A recent case on manors and minerals — Wynne-Finch v Natural Resources Body for Wales  EWCA Civ 1473 — concerned the rights to a low-grade form of rock known as “mudstone”, underlying substantial areas of land in Wales.
The land comprised two manors, which would originally have owned everything beneath the surface, including valuable minerals and other resources. The question was whether the right to mudstone had been granted away over the years, or whether it had been reserved and not granted away when land was disposed of, as had been done for more valuable minerals.
The case involved a careful consideration of the history of the two manors, going back to the 16th and 17th centuries. In the event, it was decided that the right to mudstone under the land had not been reserved. Because of its low commercial value it was not to be regarded as in the same category as more valuable minerals. It therefore did not belong to the current owners of the manors.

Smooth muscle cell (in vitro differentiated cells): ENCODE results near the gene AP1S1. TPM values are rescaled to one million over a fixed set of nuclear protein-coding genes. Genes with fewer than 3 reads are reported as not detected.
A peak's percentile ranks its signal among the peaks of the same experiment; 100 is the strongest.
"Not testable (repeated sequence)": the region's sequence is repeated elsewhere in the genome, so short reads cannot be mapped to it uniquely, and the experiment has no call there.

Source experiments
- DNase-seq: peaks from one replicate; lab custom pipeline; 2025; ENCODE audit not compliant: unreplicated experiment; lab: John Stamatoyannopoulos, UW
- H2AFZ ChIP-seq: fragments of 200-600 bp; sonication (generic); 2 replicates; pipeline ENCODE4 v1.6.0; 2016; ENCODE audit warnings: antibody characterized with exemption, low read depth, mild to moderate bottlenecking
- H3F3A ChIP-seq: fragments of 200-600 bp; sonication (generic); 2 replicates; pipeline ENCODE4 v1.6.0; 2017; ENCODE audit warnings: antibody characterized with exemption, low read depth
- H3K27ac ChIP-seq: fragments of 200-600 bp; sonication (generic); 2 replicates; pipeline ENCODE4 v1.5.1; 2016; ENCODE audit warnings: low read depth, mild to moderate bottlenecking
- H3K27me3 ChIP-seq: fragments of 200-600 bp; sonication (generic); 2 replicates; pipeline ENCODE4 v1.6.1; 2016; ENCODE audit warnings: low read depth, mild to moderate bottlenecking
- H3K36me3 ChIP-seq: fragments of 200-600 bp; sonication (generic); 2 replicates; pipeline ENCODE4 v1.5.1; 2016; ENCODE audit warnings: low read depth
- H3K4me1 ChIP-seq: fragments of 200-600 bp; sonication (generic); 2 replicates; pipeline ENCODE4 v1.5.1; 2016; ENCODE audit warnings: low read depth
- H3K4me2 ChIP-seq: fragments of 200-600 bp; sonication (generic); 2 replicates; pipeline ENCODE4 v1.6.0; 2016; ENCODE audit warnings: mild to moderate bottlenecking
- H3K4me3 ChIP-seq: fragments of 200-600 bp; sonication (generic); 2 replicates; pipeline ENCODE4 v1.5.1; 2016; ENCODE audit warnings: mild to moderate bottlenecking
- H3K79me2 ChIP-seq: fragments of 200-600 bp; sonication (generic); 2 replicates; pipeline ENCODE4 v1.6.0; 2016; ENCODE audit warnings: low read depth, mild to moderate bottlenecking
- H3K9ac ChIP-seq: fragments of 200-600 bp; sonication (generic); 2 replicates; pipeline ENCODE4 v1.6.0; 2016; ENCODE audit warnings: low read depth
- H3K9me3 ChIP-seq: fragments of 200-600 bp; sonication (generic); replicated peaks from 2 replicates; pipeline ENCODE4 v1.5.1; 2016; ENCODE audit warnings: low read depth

Manors and minerals, both legal concepts with a long history, remain important today. An understanding of the history is essential to the resolution of disputes. In many cases, a manor has been shorn of all its lands and other assets, so that nothing remains but the title. In others, however, a manor may carry with it the right to manorial records, or a franchise (the most important being the right to hold a fair or market) or even small areas of land, such as land which was once part of the “waste” land of a manor. Manorial titles can no longer be registered on the Land Register. The word “manor”, however, remains full of significance, being applied to Manor houses, and other buildings and places which once formed part of the relevant manor.
See our Historic law page.
For our publishing website, please see www.barsby.com.